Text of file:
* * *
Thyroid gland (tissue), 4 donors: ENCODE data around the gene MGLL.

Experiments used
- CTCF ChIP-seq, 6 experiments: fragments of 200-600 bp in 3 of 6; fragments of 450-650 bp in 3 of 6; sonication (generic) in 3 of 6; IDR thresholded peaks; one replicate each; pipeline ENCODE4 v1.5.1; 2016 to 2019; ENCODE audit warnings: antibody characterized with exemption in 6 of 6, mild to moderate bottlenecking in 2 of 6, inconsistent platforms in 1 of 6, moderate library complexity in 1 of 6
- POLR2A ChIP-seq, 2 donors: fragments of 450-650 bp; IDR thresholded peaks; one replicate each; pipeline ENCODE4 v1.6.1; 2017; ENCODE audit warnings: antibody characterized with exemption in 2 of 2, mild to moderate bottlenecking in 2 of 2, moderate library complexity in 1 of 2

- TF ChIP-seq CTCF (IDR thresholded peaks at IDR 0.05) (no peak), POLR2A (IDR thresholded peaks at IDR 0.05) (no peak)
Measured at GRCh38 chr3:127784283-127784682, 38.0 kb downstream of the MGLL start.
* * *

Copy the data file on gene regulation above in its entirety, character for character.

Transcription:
Thyroid gland (tissue), 4 donors: ENCODE data around the gene MGLL.

Experiments used
- CTCF ChIP-seq, 6 experiments: fragments of 200-600 bp in 3 of 6; fragments of 450-650 bp in 3 of 6; sonication (generic) in 3 of 6; IDR thresholded peaks; one replicate each; pipeline ENCODE4 v1.5.1; 2016 to 2019; ENCODE audit warnings: antibody characterized with exemption in 6 of 6, mild to moderate bottlenecking in 2 of 6, inconsistent platforms in 1 of 6, moderate library complexity in 1 of 6
- POLR2A ChIP-seq, 2 donors: fragments of 450-650 bp; IDR thresholded peaks; one replicate each; pipeline ENCODE4 v1.6.1; 2017; ENCODE audit warnings: antibody characterized with exemption in 2 of 2, mild to moderate bottlenecking in 2 of 2, moderate library complexity in 1 of 2

- TF ChIP-seq CTCF (IDR thresholded peaks at IDR 0.05) (no peak), POLR2A (IDR thresholded peaks at IDR 0.05) (no peak)
Measured at GRCh38 chr3:127784283-127784682, 38.0 kb downstream of the MGLL start.